I’ve been very cautious, watching this trend for a few years, and building my catalog. My personal choice, at this time is to not re-title. If additional technology develops that allows the PRO’s to handle re-titling, then, I’ll do it. It will be a lot easier to put cues into the re-title model later, if there’s a work around, than it will be to sort things out, if re-titling collapses. Just my opinion.
I’ve gone full on exclusive myself, even with non-ex libraries. When I just started this biz was when all these ex/non-ex confusion/debate started, so I had the chance to choose to treat all my tracks exclusively signed as opposed to parking them everywhere. I’d rather play it safe now than to have to try to fix things later on down the line. Nobody really knows what the future holds, personal choice I guess & being mainly an instru writer, I can churn out tunes pretty fast.Mark LewisGuest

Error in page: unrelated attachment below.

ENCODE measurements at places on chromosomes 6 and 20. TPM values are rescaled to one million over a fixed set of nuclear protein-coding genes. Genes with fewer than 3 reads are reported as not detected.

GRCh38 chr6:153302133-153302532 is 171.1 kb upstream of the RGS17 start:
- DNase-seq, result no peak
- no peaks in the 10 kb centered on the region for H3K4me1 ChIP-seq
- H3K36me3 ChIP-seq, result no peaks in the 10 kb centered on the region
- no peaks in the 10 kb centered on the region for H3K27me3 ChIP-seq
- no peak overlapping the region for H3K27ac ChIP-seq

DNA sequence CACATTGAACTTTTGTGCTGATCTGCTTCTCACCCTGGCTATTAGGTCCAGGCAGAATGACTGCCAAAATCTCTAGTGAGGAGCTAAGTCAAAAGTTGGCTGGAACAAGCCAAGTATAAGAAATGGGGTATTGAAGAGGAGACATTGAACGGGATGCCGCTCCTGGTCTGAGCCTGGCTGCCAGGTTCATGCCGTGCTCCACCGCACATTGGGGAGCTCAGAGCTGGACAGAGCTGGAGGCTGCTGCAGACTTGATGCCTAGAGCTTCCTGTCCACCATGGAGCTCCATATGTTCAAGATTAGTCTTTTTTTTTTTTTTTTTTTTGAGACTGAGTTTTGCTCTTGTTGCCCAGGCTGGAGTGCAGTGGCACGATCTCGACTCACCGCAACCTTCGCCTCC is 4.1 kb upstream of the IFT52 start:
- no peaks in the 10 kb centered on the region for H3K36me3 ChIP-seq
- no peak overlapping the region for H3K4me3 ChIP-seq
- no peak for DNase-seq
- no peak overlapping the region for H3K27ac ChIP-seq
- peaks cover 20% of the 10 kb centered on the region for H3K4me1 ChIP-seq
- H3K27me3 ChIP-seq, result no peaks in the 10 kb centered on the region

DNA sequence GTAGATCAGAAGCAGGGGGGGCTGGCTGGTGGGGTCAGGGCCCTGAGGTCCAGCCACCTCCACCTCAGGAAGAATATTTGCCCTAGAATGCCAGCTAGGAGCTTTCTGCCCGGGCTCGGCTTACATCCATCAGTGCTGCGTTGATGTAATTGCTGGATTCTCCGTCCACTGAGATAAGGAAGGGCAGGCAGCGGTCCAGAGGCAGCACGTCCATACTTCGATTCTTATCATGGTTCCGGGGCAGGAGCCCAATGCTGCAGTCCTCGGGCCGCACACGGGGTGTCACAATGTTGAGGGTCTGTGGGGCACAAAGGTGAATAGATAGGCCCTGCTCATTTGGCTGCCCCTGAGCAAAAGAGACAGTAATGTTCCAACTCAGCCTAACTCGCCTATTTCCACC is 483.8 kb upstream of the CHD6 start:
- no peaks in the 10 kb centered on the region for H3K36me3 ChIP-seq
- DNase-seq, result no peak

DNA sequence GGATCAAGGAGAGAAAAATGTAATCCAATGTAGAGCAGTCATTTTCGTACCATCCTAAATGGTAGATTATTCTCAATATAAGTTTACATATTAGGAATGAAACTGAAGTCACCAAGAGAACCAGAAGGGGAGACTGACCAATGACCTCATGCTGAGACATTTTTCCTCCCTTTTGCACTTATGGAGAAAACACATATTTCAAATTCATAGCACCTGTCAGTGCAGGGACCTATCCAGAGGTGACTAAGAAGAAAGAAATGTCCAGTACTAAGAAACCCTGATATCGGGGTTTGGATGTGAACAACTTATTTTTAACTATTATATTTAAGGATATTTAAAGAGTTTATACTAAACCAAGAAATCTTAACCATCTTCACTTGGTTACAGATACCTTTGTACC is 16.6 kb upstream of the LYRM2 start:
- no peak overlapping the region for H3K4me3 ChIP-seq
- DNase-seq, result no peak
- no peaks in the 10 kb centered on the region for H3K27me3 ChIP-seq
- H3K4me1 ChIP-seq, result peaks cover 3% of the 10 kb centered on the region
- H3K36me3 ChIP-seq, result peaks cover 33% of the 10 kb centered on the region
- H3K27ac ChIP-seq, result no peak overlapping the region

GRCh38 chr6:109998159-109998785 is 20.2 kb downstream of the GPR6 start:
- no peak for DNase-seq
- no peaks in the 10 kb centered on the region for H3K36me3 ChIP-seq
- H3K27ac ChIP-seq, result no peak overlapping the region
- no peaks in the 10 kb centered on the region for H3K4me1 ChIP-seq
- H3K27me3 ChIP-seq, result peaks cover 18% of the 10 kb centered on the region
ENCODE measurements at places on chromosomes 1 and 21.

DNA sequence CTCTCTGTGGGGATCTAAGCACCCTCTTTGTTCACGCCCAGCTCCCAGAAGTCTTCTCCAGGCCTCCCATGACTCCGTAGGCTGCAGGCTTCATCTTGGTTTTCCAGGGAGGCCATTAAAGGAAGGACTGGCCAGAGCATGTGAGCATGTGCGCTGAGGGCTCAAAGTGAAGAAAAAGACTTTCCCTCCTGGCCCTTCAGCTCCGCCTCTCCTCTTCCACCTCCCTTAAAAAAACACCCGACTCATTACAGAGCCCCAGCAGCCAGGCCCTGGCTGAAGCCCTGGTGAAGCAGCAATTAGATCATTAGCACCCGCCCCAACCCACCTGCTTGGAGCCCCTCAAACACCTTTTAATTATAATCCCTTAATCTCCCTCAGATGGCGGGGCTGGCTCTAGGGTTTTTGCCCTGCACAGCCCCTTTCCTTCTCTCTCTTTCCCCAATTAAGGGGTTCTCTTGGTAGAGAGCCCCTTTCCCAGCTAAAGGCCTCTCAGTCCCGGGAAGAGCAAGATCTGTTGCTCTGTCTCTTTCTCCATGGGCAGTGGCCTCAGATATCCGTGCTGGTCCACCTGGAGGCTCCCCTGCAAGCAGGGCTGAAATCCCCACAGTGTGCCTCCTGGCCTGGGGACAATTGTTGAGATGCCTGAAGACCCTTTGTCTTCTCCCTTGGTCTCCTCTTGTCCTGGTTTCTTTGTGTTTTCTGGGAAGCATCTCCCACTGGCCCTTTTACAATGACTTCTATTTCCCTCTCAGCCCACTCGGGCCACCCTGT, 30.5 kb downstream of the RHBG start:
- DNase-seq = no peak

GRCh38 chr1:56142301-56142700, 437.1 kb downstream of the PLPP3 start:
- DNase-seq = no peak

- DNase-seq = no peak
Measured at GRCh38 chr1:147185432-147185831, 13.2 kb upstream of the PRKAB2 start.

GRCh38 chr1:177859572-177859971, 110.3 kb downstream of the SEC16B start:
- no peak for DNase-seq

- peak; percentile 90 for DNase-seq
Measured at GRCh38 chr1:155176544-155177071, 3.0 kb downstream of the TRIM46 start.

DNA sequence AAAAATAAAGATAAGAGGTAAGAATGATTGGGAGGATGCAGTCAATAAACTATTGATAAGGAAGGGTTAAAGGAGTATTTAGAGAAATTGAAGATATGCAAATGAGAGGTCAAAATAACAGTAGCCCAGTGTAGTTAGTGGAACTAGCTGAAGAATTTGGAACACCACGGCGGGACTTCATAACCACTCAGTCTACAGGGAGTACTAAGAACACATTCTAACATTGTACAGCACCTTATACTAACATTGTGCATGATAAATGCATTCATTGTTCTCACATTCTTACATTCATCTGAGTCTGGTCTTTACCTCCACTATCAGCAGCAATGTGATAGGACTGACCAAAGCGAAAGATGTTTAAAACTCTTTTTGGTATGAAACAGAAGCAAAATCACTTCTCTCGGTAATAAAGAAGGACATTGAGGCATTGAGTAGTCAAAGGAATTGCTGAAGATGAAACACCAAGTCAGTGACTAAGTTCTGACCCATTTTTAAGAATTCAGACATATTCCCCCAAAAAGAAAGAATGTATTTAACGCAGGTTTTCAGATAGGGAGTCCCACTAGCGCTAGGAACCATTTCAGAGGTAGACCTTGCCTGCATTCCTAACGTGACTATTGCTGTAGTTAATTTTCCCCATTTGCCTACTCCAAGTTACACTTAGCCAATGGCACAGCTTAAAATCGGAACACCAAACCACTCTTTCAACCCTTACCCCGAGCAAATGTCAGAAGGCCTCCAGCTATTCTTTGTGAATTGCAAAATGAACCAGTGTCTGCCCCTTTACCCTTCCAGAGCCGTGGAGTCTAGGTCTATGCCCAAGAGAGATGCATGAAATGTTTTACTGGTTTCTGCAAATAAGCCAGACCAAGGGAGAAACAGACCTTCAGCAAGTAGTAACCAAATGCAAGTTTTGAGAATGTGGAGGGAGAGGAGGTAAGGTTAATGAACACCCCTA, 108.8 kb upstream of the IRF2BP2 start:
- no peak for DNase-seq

Ah I see, thanks for the explanation MichaelL
The level of caution that I detect from some of you is really overly cautious.
A friend of mine and I were recently talking about re-cutting our old “improperly mixed and mastered” songs as instrumentals for licensing opps in the NE and RF library world. Because my friend is not as knowledgeable as I about these areas he called a rep at BMI. BMI is his PRO and he asked…”If I publish my songs with a publisher what do I need to do? and what do I need to know?” The BMI rep said “Just make sure the publisher you sign on with gives the songs and tracks new title’s so you can keep your original title for your pub co and within your control.” ….You see, as of 2 days ago, BMI was advocating retitling!